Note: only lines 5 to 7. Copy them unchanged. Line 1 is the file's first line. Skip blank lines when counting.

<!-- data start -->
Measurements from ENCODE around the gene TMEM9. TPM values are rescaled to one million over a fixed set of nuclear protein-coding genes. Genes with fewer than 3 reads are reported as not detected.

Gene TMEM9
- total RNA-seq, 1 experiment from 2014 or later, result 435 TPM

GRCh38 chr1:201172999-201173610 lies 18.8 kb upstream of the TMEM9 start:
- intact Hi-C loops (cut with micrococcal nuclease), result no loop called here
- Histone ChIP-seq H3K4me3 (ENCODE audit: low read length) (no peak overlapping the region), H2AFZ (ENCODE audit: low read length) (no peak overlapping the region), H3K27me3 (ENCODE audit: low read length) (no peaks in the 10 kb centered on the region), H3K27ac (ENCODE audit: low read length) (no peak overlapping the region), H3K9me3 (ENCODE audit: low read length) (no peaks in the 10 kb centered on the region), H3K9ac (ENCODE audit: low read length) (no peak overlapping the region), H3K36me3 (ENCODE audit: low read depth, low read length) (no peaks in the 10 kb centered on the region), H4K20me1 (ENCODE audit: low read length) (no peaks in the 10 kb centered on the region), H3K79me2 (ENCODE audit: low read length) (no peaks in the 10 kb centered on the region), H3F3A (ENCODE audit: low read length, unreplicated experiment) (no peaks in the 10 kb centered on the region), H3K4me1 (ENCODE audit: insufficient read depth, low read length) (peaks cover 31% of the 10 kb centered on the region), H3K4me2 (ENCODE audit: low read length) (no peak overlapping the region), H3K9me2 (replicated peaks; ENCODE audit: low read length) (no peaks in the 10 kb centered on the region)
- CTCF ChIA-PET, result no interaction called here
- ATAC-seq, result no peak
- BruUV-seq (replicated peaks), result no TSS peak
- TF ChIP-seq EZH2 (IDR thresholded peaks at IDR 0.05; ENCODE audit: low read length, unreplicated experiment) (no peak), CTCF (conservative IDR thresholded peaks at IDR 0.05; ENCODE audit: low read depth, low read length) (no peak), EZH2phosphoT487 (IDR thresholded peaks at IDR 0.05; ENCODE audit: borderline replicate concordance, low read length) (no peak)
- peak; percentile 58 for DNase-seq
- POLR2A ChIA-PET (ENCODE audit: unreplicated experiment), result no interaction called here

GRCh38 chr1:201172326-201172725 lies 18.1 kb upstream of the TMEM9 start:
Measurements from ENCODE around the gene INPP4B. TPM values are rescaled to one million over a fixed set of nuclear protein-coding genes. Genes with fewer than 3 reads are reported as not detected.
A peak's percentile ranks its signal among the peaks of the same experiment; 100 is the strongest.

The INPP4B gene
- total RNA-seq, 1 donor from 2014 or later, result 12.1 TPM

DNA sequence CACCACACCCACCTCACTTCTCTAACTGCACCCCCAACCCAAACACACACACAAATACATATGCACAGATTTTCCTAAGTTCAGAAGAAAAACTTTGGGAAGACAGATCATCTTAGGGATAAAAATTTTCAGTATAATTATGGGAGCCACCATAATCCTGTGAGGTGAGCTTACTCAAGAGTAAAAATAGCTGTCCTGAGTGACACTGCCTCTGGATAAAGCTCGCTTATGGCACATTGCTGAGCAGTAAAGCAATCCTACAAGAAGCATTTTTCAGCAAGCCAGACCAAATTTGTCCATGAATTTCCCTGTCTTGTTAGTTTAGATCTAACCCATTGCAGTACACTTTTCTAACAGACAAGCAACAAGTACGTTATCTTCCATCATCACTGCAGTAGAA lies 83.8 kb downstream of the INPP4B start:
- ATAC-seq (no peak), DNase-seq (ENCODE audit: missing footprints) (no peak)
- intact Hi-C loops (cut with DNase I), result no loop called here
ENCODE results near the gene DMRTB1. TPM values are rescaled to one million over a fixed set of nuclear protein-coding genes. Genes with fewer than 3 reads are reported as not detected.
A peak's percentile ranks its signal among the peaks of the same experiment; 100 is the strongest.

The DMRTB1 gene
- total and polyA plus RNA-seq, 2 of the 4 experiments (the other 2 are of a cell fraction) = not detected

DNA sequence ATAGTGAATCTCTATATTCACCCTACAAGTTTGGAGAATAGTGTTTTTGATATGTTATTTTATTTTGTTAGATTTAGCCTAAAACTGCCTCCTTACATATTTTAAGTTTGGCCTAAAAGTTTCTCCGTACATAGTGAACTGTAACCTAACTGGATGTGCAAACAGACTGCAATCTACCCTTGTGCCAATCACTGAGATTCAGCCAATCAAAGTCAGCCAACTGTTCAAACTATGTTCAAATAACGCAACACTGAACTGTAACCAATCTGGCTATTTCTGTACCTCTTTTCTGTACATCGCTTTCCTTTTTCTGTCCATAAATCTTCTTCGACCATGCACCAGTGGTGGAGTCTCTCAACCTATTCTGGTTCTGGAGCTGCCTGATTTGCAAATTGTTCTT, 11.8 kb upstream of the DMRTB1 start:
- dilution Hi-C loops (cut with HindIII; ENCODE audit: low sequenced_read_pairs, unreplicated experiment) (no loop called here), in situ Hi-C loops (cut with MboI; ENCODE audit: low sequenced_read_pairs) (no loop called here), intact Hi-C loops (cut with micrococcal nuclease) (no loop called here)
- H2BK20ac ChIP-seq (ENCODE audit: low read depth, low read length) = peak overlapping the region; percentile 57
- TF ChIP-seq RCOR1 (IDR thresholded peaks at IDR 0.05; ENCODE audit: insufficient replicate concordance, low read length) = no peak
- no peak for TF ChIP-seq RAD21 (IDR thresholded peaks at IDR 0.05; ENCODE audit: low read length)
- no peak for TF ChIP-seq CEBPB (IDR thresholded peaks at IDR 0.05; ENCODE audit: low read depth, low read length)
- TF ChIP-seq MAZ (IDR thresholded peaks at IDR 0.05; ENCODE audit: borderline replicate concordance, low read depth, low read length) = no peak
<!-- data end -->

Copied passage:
- intact Hi-C loops (cut with micrococcal nuclease), result no loop called here
- Histone ChIP-seq H3K4me3 (ENCODE audit: low read length) (no peak overlapping the region), H2AFZ (ENCODE audit: low read length) (no peak overlapping the region), H3K27me3 (ENCODE audit: low read length) (no peaks in the 10 kb centered on the region), H3K27ac (ENCODE audit: low read length) (no peak overlapping the region), H3K9me3 (ENCODE audit: low read length) (no peaks in the 10 kb centered on the region), H3K9ac (ENCODE audit: low read length) (no peak overlapping the region), H3K36me3 (ENCODE audit: low read depth, low read length) (no peaks in the 10 kb centered on the region), H4K20me1 (ENCODE audit: low read length) (no peaks in the 10 kb centered on the region), H3K79me2 (ENCODE audit: low read length) (no peaks in the 10 kb centered on the region), H3F3A (ENCODE audit: low read length, unreplicated experiment) (no peaks in the 10 kb centered on the region), H3K4me1 (ENCODE audit: insufficient read depth, low read length) (peaks cover 31% of the 10 kb centered on the region), H3K4me2 (ENCODE audit: low read length) (no peak overlapping the region), H3K9me2 (replicated peaks; ENCODE audit: low read length) (no peaks in the 10 kb centered on the region)
- CTCF ChIA-PET, result no interaction called here